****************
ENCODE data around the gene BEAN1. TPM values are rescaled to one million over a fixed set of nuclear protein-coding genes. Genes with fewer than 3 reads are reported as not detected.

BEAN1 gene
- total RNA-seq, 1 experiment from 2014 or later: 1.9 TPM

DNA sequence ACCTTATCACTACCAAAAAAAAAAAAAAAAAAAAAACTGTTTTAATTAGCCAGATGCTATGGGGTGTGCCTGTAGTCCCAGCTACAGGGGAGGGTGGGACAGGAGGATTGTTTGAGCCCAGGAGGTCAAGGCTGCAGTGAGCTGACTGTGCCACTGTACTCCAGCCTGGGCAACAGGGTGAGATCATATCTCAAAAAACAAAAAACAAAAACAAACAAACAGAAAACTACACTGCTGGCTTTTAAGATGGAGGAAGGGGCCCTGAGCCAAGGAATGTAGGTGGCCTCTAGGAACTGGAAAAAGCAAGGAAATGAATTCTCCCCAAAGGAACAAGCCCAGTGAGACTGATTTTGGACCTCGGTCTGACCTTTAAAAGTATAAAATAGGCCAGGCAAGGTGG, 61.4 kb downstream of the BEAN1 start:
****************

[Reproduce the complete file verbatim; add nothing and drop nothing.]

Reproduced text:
ENCODE data around the gene BEAN1. TPM values are rescaled to one million over a fixed set of nuclear protein-coding genes. Genes with fewer than 3 reads are reported as not detected.

BEAN1 gene
- total RNA-seq, 1 experiment from 2014 or later: 1.9 TPM

DNA sequence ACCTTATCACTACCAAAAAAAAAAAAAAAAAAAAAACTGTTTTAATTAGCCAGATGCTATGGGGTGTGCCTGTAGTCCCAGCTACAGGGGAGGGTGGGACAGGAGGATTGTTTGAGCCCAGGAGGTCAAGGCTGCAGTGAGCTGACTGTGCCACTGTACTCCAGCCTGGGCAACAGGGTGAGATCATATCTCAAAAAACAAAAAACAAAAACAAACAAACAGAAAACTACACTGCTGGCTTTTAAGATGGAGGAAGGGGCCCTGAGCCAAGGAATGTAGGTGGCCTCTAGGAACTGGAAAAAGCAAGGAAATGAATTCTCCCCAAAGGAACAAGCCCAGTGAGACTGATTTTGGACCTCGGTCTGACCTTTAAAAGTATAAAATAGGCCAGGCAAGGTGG, 61.4 kb downstream of the BEAN1 start: